Young people, he continued in his speech, “are expressing this crying need for the deeper values of the soul — for beauty, for freedom (or at least relief) from manmade pressures, for the soothing quiet in which their spirits might grow…we cannot live completely free of nature. We are part of it. We need to be near the soil, to turn it over, to feel the warmth of the sun, and the air that is refreshing…to walk, to breathe deeply, to expand from within, to reach out to infinity…someone must need open space — and know that he needs it personally — to be willing to protect its existence.”
There is a trade-off, however, and a delicate balance on a golf course, between aesthetic beauty and long-term sustainability. William W. Kelly, professor of anthropology currently working on a research project titled “The History of Yale Golf,” maintains that while Harry’s aspirations were noble, the road to overgrown trees and burnt-out fairways is paved with good intentions. “During Harry’s time, the dogwoods were seen as an improvement,” he said. “But they ended up destroying the course’s root system. Retrospectively, Harry does get criticized for putting aesthetics in front of playing integrity.”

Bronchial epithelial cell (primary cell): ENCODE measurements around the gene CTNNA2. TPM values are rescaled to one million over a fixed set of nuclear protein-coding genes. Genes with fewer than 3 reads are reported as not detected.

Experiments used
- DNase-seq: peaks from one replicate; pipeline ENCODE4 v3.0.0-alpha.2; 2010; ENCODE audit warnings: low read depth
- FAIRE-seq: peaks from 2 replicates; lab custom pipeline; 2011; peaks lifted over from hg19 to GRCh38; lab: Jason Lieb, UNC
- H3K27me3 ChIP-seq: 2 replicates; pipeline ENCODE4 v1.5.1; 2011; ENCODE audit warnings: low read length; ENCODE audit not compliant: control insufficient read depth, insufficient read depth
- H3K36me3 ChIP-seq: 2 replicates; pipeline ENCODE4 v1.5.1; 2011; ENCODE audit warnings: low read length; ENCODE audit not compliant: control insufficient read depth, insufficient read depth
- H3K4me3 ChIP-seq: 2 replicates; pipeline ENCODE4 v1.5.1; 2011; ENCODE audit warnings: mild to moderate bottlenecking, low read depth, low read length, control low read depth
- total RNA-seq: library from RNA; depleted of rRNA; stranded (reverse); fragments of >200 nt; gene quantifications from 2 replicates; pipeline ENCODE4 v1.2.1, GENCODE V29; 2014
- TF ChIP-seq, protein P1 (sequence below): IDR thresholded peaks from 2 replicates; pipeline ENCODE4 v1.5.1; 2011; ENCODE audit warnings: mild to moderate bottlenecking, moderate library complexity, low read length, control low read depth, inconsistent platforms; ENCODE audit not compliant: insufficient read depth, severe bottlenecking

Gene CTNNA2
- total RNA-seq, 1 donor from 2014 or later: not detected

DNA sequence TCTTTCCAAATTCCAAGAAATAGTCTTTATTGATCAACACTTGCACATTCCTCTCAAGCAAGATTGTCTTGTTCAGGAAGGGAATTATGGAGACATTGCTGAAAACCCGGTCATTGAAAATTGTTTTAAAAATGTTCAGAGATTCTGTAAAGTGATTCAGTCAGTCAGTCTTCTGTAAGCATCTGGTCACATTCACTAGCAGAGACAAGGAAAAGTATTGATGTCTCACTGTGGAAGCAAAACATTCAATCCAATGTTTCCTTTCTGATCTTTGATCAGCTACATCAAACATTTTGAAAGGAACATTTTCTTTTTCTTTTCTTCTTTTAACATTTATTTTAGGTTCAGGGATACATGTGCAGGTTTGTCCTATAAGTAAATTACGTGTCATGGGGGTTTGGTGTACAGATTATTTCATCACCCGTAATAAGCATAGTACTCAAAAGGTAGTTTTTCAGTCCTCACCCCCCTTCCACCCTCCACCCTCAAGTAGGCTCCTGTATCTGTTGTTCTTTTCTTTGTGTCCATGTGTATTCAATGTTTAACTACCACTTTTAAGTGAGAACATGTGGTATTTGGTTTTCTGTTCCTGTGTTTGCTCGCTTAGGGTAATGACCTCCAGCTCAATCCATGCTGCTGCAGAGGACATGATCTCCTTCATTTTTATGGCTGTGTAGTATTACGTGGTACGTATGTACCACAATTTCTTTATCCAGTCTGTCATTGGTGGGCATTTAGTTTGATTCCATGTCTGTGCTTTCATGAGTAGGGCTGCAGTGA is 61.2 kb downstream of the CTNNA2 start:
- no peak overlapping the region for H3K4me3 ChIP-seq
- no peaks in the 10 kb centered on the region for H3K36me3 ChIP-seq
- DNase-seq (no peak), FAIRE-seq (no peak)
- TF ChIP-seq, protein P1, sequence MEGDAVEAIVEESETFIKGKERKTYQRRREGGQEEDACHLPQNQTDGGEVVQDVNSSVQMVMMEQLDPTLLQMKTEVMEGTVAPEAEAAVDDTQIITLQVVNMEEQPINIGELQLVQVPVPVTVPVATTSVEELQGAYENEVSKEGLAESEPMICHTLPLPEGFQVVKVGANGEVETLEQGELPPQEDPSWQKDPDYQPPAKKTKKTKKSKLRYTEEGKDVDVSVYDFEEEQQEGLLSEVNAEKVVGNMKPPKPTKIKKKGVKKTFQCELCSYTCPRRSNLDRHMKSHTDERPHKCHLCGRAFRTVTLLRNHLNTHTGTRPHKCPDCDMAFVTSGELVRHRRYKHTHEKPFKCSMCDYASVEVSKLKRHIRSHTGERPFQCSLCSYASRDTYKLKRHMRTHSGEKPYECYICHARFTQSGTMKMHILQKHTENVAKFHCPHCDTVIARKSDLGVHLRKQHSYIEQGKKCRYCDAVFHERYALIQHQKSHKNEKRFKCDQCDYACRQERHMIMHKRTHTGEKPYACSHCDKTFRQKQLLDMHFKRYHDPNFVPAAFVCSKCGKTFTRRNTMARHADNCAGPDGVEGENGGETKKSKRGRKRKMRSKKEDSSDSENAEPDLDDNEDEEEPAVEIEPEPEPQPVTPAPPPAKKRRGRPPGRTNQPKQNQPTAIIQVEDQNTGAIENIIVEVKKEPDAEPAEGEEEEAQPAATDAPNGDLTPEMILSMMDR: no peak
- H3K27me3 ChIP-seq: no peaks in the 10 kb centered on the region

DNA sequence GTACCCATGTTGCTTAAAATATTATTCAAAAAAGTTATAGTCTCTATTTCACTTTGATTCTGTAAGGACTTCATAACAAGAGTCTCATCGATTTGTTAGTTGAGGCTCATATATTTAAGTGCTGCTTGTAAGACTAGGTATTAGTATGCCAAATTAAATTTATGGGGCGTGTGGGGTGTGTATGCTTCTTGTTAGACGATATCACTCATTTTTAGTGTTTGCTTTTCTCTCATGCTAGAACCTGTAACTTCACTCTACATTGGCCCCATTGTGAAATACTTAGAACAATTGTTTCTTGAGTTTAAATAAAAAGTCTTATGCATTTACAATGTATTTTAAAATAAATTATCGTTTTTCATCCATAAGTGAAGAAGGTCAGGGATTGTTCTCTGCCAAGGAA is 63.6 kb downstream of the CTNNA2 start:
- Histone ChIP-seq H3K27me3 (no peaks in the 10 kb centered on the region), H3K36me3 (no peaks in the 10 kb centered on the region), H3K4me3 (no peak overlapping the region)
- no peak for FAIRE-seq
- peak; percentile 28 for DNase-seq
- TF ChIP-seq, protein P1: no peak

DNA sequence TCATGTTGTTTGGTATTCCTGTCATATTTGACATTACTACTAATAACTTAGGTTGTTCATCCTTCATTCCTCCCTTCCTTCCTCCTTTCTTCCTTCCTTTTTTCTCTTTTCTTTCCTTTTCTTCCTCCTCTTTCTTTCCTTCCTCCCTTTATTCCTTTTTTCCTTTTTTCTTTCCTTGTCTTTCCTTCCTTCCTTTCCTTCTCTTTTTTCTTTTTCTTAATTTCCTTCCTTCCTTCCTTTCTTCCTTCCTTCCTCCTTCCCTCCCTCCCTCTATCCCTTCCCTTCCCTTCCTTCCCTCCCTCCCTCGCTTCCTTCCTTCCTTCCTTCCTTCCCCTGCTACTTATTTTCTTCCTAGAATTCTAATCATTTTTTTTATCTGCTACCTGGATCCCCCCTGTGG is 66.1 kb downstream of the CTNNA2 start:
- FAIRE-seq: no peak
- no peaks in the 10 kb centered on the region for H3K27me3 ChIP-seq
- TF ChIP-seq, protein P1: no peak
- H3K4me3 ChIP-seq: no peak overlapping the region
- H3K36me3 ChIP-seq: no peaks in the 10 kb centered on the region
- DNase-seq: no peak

Harry, though, as always, stuck to his guns. “Aesthetics and sustainability always go together in the long term,” he insisted. “When you plant a tree, you visualize what it’s going to be like when it’s mature.” Harry, though, couldn’t possibly have imagined what the thirteenth would eventually become after his time on the course was over.